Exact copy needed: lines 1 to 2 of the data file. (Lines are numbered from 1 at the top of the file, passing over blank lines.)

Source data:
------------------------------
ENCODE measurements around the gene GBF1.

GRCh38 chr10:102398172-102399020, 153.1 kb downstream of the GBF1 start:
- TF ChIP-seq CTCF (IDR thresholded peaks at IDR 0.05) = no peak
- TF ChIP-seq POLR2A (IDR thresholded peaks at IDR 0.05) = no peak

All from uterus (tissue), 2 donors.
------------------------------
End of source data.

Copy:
ENCODE measurements around the gene GBF1.

GRCh38 chr10:102398172-102399020, 153.1 kb downstream of the GBF1 start: